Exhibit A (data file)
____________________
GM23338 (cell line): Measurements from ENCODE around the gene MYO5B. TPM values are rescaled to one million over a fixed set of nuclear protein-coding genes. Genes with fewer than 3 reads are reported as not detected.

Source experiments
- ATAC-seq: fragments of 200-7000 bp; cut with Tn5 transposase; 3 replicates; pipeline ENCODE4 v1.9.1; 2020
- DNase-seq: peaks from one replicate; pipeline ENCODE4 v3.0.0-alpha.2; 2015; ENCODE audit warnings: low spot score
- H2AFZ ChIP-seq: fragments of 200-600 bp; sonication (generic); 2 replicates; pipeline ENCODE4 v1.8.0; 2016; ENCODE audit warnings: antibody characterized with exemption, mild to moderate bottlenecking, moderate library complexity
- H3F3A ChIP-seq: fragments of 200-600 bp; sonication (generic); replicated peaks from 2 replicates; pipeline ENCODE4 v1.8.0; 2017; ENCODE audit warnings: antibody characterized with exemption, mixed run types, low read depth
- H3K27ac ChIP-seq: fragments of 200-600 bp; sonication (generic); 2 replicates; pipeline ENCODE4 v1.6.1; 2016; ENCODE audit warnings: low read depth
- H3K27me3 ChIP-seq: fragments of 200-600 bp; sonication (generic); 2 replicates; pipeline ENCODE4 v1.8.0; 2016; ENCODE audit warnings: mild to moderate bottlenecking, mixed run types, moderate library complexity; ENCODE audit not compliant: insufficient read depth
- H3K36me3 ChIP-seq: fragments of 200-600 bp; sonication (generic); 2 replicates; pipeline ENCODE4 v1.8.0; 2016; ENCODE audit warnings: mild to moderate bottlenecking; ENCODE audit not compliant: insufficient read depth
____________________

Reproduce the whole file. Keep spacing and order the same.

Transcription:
GM23338 (cell line): Measurements from ENCODE around the gene MYO5B. TPM values are rescaled to one million over a fixed set of nuclear protein-coding genes. Genes with fewer than 3 reads are reported as not detected.

Source experiments
- ATAC-seq: fragments of 200-7000 bp; cut with Tn5 transposase; 3 replicates; pipeline ENCODE4 v1.9.1; 2020
- DNase-seq: peaks from one replicate; pipeline ENCODE4 v3.0.0-alpha.2; 2015; ENCODE audit warnings: low spot score
- H2AFZ ChIP-seq: fragments of 200-600 bp; sonication (generic); 2 replicates; pipeline ENCODE4 v1.8.0; 2016; ENCODE audit warnings: antibody characterized with exemption, mild to moderate bottlenecking, moderate library complexity
- H3F3A ChIP-seq: fragments of 200-600 bp; sonication (generic); replicated peaks from 2 replicates; pipeline ENCODE4 v1.8.0; 2017; ENCODE audit warnings: antibody characterized with exemption, mixed run types, low read depth
- H3K27ac ChIP-seq: fragments of 200-600 bp; sonication (generic); 2 replicates; pipeline ENCODE4 v1.6.1; 2016; ENCODE audit warnings: low read depth
- H3K27me3 ChIP-seq: fragments of 200-600 bp; sonication (generic); 2 replicates; pipeline ENCODE4 v1.8.0; 2016; ENCODE audit warnings: mild to moderate bottlenecking, mixed run types, moderate library complexity; ENCODE audit not compliant: insufficient read depth
- H3K36me3 ChIP-seq: fragments of 200-600 bp; sonication (generic); 2 replicates; pipeline ENCODE4 v1.8.0; 2016; ENCODE audit warnings: mild to moderate bottlenecking; ENCODE audit not compliant: insufficient read depth